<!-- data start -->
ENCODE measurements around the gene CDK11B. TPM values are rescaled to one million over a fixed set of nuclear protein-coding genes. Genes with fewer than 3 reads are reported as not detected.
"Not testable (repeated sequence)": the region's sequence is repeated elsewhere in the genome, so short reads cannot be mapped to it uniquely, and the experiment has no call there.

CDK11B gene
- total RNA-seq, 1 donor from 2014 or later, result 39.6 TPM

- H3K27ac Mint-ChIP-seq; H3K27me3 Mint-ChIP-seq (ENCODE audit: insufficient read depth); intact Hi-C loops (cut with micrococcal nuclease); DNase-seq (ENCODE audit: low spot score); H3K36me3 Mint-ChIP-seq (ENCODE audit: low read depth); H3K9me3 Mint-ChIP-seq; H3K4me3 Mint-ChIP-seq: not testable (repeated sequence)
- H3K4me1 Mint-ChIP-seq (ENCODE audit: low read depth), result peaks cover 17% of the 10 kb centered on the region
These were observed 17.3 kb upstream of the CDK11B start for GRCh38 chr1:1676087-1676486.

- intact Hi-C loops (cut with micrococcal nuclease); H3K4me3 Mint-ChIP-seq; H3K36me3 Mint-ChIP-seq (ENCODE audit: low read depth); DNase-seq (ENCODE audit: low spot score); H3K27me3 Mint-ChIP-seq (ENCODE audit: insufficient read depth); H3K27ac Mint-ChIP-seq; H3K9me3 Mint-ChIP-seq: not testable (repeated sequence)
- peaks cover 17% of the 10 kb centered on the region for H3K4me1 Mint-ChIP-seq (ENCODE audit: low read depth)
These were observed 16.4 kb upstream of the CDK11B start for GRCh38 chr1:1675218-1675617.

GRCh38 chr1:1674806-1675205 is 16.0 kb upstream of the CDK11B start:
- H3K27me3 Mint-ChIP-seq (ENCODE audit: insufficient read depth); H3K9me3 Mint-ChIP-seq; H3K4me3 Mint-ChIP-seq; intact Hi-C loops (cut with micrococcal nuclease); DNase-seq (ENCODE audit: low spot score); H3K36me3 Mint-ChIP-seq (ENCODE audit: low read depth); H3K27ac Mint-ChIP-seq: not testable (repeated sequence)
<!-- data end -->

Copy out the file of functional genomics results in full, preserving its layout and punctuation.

ENCODE measurements around the gene CDK11B. TPM values are rescaled to one million over a fixed set of nuclear protein-coding genes. Genes with fewer than 3 reads are reported as not detected.
"Not testable (repeated sequence)": the region's sequence is repeated elsewhere in the genome, so short reads cannot be mapped to it uniquely, and the experiment has no call there.

CDK11B gene
- total RNA-seq, 1 donor from 2014 or later, result 39.6 TPM

- H3K27ac Mint-ChIP-seq; H3K27me3 Mint-ChIP-seq (ENCODE audit: insufficient read depth); intact Hi-C loops (cut with micrococcal nuclease); DNase-seq (ENCODE audit: low spot score); H3K36me3 Mint-ChIP-seq (ENCODE audit: low read depth); H3K9me3 Mint-ChIP-seq; H3K4me3 Mint-ChIP-seq: not testable (repeated sequence)
- H3K4me1 Mint-ChIP-seq (ENCODE audit: low read depth), result peaks cover 17% of the 10 kb centered on the region
These were observed 17.3 kb upstream of the CDK11B start for GRCh38 chr1:1676087-1676486.

- intact Hi-C loops (cut with micrococcal nuclease); H3K4me3 Mint-ChIP-seq; H3K36me3 Mint-ChIP-seq (ENCODE audit: low read depth); DNase-seq (ENCODE audit: low spot score); H3K27me3 Mint-ChIP-seq (ENCODE audit: insufficient read depth); H3K27ac Mint-ChIP-seq; H3K9me3 Mint-ChIP-seq: not testable (repeated sequence)
- peaks cover 17% of the 10 kb centered on the region for H3K4me1 Mint-ChIP-seq (ENCODE audit: low read depth)
These were observed 16.4 kb upstream of the CDK11B start for GRCh38 chr1:1675218-1675617.

GRCh38 chr1:1674806-1675205 is 16.0 kb upstream of the CDK11B start:
- H3K27me3 Mint-ChIP-seq (ENCODE audit: insufficient read depth); H3K9me3 Mint-ChIP-seq; H3K4me3 Mint-ChIP-seq; intact Hi-C loops (cut with micrococcal nuclease); DNase-seq (ENCODE audit: low spot score); H3K36me3 Mint-ChIP-seq (ENCODE audit: low read depth); H3K27ac Mint-ChIP-seq: not testable (repeated sequence)